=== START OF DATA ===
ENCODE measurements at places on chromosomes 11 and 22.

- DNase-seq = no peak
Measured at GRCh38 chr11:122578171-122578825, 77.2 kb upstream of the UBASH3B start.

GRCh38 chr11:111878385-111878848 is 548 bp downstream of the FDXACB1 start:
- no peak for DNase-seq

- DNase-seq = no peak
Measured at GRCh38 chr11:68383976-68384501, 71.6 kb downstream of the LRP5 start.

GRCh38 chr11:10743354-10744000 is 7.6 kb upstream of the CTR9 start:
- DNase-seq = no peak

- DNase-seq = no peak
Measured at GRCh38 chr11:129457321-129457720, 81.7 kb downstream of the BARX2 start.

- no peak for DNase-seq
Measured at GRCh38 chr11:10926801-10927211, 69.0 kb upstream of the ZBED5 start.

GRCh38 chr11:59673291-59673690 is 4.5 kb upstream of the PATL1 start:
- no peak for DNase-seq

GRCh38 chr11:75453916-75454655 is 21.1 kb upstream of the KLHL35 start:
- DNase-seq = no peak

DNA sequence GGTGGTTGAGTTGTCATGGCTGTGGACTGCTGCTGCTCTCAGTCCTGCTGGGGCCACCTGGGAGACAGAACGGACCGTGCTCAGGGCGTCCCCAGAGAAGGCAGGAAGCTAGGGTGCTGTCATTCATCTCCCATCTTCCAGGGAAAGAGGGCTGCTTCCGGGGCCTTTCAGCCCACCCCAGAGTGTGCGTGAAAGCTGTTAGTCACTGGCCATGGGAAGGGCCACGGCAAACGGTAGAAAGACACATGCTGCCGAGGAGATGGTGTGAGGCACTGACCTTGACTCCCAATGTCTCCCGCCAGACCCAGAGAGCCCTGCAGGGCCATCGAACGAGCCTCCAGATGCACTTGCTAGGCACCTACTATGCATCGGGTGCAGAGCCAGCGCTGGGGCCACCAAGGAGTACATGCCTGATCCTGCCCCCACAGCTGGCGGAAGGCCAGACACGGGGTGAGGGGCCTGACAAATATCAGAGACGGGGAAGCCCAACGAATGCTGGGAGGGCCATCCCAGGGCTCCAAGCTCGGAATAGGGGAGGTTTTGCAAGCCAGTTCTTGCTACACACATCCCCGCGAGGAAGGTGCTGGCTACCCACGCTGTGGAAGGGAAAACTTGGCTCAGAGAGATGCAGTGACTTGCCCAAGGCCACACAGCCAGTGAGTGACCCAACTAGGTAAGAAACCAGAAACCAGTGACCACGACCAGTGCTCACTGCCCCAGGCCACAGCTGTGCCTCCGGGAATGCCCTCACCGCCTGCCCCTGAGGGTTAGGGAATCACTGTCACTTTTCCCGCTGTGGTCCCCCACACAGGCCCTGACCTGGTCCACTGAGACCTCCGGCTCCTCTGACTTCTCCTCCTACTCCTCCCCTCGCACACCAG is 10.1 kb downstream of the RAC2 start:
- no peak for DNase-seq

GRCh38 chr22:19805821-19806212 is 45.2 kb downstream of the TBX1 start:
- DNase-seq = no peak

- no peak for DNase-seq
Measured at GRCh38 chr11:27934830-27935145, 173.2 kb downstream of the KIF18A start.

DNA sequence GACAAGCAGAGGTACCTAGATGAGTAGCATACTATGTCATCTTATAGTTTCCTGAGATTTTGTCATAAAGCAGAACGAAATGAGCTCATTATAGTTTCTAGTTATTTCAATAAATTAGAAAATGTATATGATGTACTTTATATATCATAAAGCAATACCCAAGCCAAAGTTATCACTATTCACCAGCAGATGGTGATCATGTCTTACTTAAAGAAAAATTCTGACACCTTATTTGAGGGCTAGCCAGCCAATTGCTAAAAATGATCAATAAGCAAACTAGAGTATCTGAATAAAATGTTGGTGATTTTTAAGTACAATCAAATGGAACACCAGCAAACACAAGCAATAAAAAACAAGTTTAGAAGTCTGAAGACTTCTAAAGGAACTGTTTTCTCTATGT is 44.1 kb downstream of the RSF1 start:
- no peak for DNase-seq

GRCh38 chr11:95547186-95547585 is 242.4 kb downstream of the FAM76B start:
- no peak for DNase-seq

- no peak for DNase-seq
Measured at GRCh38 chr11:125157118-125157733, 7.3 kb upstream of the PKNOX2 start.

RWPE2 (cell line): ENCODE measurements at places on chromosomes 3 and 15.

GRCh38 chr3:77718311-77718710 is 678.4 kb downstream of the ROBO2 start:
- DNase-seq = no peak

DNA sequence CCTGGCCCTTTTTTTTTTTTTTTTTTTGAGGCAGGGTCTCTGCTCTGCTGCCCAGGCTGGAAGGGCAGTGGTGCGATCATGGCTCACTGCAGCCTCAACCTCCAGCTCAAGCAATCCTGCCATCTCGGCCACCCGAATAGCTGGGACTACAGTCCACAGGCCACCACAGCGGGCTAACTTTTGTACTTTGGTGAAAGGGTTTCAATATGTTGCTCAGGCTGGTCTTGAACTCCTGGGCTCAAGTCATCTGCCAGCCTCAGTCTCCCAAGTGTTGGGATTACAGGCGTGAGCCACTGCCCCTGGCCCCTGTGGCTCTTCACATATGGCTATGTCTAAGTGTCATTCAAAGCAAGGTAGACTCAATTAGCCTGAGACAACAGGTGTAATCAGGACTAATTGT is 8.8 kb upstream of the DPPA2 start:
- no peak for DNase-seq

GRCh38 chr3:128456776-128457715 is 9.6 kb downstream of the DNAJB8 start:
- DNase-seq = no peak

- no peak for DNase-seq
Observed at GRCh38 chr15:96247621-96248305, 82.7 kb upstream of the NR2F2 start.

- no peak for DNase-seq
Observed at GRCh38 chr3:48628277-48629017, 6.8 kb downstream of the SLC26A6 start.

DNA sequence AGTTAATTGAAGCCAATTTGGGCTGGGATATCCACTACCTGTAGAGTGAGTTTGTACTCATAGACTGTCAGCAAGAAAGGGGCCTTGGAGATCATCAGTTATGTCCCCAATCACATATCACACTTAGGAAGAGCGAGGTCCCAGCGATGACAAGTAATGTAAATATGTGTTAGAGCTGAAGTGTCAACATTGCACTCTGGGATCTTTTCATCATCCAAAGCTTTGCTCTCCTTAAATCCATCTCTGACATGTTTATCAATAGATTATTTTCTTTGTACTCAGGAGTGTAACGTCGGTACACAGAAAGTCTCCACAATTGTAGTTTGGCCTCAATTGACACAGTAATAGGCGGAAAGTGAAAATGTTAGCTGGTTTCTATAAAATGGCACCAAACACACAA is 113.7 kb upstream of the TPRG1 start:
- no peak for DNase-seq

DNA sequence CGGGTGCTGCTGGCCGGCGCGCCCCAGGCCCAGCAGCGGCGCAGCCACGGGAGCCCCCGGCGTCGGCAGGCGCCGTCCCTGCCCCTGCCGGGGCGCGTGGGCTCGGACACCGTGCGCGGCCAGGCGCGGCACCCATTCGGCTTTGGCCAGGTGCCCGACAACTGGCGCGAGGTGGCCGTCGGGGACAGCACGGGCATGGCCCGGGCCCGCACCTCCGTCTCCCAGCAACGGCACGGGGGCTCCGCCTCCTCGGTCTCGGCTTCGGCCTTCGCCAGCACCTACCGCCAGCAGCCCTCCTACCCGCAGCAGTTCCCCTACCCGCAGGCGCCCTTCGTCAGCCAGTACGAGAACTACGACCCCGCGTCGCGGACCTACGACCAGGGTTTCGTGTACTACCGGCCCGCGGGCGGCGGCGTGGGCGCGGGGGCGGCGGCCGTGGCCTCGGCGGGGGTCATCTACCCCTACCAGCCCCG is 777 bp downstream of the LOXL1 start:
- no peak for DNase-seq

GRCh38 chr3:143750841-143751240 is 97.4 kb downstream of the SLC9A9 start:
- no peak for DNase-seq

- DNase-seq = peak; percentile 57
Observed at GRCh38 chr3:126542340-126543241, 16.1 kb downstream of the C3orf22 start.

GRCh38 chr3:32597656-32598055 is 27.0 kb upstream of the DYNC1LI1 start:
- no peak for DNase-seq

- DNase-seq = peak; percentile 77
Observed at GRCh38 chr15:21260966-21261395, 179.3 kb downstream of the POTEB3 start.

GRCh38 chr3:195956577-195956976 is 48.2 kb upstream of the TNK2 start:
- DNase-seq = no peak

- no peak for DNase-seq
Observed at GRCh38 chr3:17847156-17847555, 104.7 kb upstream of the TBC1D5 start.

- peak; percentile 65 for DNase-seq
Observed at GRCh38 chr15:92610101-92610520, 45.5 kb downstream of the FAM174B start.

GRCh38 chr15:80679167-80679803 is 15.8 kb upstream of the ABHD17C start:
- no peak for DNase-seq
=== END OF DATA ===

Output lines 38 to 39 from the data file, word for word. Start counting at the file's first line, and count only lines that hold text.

Observed at GRCh38 chr15:96247621-96248305, 82.7 kb upstream of the NR2F2 start.

- no peak for DNase-seq